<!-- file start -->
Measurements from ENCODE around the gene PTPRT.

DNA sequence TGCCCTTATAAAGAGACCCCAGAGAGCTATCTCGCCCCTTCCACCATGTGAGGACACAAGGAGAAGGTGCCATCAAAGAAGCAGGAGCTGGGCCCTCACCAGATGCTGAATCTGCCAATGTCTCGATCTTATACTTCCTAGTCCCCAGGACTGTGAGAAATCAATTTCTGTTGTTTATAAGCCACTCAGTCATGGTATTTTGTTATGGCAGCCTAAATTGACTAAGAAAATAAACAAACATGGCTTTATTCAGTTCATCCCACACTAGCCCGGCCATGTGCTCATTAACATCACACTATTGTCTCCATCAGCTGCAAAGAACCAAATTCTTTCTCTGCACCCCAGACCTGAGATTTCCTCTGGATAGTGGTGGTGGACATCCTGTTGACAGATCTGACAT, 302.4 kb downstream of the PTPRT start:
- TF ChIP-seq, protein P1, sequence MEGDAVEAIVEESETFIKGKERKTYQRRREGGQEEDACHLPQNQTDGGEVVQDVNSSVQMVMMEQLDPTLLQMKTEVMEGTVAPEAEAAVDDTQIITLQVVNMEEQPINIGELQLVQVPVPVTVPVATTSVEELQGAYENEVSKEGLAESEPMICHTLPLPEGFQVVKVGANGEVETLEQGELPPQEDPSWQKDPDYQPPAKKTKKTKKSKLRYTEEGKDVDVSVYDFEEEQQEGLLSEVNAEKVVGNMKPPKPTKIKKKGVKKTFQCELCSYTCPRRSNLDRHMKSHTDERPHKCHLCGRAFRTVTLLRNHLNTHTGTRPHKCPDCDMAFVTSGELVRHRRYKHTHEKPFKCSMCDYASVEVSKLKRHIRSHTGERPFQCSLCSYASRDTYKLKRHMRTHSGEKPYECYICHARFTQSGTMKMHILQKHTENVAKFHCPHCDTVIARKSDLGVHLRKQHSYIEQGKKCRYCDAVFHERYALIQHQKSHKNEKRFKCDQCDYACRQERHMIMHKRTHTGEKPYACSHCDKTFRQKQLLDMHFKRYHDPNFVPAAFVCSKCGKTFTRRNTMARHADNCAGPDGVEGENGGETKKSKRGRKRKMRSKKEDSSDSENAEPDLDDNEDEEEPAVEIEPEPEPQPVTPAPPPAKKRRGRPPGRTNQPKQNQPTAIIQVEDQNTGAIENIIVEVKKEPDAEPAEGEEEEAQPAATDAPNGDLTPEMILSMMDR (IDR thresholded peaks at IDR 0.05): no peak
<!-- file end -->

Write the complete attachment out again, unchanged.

Measurements from ENCODE around the gene PTPRT.

DNA sequence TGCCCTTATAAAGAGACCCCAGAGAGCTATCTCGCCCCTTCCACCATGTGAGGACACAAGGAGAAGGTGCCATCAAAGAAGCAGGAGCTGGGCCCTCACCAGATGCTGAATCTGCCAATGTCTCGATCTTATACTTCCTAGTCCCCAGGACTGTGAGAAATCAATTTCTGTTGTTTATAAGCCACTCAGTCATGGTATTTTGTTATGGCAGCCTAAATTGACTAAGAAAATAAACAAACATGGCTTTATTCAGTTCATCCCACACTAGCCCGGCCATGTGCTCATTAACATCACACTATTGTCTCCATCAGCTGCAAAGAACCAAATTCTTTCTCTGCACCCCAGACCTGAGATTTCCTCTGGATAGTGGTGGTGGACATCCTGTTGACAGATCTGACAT, 302.4 kb downstream of the PTPRT start:
- TF ChIP-seq, protein P1, sequence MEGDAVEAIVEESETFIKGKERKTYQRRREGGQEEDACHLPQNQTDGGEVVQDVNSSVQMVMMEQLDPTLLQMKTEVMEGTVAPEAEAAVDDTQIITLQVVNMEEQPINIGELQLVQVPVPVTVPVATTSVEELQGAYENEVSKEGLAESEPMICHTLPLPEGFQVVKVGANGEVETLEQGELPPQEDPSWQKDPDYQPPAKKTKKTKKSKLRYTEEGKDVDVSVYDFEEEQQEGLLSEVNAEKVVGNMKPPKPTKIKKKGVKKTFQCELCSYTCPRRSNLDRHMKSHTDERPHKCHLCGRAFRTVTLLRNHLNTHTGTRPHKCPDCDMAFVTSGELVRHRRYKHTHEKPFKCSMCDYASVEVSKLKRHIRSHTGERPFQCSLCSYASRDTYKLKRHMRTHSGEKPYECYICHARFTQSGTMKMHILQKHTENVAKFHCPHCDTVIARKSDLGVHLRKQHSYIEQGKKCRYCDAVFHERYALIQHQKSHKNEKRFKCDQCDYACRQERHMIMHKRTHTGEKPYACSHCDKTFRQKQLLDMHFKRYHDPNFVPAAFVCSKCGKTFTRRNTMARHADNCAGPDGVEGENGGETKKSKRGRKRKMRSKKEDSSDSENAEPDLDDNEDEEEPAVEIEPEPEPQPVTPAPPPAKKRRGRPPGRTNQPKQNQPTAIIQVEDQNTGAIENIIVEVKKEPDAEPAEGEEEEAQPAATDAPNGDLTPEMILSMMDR (IDR thresholded peaks at IDR 0.05): no peak